Some lawmakers let a little sunshine in
By BILL ADAIR
Published February 9, 2007
WASHINGTON - At 4:30 p.m. Tuesday, Sen. Jon Tester met with leaders of the Dry Pea and Lentil Council.
We know this because Tester, a freshman Democrat from Montana, posts his daily schedule on his Web site, listing everything from "desk time" to his workouts in the Senate gym.
Rep. Kirsten Gillibrand, D-N.Y., does the same thing. Her schedule isn't as detailed as Tester's, but she lists her meetings with labor union officials, her committee hearings and her breakfast with House Speaker Nancy Pelosi.
Tester and Gillibrand are bringing a little sunshine to the U.S. Capitol, a place that prefers to operate in the dark. The lawmakers - both freshmen - say their constituents have a right to know what they are doing.
Are Floridians in Congress willing to follow their lead?
I polled members of the Tampa Bay delegation and got a wide range of reactions. Most like the idea. But one doesn't want to post her schedule for "security reasons."
Sen. Bill Nelson liked the idea so much that he posted his less than a day after I asked. His first calendar was not as complete as Tester's, but he plans to post them at the start of each day rather than afterward, as Tester does.
"My life is an open book," said Nelson, a Democrat.
His Senate colleague, Republican Mel Martinez, was not available for comment because he was at a funeral.
Rep. Kathy Castor, D-Tampa, liked the idea and will begin posting her schedule soon. "I've always been in favor of openness," she said.
Rep. Adam Putnam, R-Bartow, posted his schedule several years ago and is willing to do so again. "Most of what we do up here is public," he said, and quickly fired off a Blackberry message to his chief of staff directing him to start posting it.
Other Republicans in the Tampa Bay delegation were not so enthusiastic.
Rep. C.W. Bill Young, R-Indian Shores, called it "just one more added level of bureaucracy that I don't need in a busy day."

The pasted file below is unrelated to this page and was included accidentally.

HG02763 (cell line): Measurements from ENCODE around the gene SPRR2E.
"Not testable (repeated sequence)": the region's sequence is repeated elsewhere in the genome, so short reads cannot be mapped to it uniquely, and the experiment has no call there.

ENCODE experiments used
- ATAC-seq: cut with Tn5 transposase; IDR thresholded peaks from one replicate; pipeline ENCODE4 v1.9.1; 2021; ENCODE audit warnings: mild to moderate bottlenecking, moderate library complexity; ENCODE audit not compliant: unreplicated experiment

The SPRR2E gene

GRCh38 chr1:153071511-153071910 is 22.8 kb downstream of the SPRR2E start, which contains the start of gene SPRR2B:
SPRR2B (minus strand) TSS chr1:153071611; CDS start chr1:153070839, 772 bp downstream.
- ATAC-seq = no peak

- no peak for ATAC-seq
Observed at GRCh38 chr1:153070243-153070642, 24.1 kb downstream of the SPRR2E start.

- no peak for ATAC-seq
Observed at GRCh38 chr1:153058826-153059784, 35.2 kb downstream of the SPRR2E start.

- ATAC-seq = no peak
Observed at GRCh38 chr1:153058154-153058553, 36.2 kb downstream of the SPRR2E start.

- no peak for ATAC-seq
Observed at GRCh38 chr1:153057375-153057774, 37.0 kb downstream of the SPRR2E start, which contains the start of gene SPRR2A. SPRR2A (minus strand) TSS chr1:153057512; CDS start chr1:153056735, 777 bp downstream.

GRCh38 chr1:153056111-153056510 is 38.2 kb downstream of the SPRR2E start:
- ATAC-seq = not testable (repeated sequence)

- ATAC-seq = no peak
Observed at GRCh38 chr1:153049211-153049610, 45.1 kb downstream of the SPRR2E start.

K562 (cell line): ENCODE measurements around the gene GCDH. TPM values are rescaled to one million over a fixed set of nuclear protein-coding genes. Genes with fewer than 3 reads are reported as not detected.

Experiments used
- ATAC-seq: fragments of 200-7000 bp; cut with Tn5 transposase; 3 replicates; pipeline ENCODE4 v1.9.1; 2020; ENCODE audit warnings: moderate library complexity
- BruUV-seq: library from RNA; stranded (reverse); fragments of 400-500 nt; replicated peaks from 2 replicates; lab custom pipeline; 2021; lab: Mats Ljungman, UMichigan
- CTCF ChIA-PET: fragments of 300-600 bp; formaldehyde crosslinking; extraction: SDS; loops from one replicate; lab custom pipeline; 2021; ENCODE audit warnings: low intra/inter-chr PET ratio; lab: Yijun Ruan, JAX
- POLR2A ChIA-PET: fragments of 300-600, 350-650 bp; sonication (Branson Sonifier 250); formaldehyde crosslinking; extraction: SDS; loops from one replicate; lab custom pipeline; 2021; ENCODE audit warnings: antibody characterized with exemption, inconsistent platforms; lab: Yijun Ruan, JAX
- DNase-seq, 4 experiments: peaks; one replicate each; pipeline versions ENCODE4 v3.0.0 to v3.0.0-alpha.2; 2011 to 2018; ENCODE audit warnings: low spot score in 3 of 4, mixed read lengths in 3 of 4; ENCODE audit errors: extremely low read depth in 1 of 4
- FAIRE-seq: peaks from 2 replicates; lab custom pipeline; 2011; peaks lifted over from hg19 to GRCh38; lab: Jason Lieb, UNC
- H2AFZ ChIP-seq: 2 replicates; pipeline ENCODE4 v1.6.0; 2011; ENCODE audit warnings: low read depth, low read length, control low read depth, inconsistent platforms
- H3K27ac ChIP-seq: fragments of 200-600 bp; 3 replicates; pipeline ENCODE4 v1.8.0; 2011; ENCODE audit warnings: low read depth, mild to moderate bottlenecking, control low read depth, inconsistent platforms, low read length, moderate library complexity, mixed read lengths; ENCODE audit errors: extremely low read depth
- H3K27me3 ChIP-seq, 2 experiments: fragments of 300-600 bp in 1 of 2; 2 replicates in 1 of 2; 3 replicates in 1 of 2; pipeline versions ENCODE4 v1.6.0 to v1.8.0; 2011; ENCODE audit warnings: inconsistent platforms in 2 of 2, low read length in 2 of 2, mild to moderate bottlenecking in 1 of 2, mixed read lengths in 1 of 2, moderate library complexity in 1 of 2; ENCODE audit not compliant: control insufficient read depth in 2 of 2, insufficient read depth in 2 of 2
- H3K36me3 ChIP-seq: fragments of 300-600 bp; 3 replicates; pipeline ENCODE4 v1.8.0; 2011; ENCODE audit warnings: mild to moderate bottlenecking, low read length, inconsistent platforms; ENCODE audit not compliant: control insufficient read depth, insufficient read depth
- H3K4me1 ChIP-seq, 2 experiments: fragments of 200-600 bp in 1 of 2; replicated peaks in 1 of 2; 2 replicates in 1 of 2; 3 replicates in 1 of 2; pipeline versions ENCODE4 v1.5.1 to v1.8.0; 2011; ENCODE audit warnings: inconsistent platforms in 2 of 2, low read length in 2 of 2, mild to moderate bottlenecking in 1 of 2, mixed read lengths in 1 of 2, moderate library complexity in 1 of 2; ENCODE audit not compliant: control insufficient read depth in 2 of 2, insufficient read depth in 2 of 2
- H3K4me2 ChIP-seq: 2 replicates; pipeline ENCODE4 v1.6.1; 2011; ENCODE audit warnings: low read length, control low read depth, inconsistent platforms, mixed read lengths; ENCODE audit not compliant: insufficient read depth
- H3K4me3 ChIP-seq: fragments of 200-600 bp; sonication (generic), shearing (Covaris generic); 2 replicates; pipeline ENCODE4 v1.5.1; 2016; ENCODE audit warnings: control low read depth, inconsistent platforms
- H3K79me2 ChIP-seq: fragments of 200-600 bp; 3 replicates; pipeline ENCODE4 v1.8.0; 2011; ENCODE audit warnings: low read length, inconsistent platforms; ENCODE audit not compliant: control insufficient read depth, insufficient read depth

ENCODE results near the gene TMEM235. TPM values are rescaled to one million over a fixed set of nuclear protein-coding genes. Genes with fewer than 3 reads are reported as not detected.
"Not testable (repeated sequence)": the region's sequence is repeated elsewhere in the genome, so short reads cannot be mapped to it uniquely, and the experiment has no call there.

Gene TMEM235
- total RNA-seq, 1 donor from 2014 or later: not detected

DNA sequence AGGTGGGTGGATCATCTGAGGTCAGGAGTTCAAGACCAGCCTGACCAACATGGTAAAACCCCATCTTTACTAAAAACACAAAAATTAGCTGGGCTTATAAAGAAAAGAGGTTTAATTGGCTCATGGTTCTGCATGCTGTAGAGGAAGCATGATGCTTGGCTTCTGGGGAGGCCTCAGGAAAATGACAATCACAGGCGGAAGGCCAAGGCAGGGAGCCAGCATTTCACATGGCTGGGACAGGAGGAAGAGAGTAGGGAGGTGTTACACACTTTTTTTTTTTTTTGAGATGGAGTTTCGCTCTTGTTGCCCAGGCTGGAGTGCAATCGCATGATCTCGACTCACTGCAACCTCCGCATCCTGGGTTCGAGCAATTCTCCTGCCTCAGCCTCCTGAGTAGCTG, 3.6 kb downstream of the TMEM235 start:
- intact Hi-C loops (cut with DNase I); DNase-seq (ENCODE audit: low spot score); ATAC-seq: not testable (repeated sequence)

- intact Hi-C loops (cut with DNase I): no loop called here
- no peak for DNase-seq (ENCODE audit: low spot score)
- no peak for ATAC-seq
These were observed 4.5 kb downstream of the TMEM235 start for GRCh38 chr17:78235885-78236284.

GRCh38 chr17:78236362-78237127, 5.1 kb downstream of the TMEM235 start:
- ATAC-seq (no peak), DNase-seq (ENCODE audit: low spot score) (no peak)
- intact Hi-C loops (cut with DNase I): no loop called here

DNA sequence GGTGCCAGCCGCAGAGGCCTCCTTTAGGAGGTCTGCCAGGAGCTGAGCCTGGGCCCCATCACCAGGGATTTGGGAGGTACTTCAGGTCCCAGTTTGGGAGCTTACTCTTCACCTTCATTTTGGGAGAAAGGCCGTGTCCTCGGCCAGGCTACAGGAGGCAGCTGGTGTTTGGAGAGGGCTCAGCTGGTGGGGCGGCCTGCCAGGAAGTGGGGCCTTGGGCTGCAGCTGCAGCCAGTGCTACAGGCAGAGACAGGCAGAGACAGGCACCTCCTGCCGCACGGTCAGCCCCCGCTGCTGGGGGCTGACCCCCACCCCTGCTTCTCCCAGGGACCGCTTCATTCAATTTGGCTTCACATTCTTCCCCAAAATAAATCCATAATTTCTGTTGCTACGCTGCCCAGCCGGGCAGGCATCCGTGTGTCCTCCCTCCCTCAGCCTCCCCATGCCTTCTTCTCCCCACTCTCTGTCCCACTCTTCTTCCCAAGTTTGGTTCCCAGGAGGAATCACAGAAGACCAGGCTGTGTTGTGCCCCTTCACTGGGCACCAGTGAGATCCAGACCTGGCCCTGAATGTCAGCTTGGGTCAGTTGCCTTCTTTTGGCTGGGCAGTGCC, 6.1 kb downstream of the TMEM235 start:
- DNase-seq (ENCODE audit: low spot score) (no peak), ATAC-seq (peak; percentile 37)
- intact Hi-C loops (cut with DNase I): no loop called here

Rep. Ginny Brown-Waite, R-Brooksville, is opposed because of personal safety. She said she did not want to give locations of her meetings for fear that she could be a victim of a stalker.
"I'm not against sunshine, I'm for safety," said Brown-Waite. "You need to be very careful when you're in the public eye."
Rep. Gus Bilirakis, R-Palm Harbor, raised the same concerns until I explained that Tester and Gillibrand posted their schedules at the end of the day, after the meetings have been held. Bilirakis said he would consider the idea.
It's encouraging to see most of the delegation embracing Florida-like sunshine in the nation's capital. The schedules will help us know how hard they are working and what voices they are hearing. Which lobbyists are they seeing? Are they hearing from both sides of an issue?
Like so many things in Washington, the key is in the details. If they publish only sketchy calendars or withhold some meetings, we won't learn much. But if they follow through with their pledges and give us a thorough schedule every day, we'll see what they're doing to earn their paychecks.
We don't need to know when they're in the gym. But it's helpful to know when they're meeting with lobbyists for the Dry Pea and Lentil Council.
Washington bureau chief Bill Adair can be reached at firstname.lastname@example.org or (202) 463-0575.
[Last modified February 9, 2007, 01:13:15]
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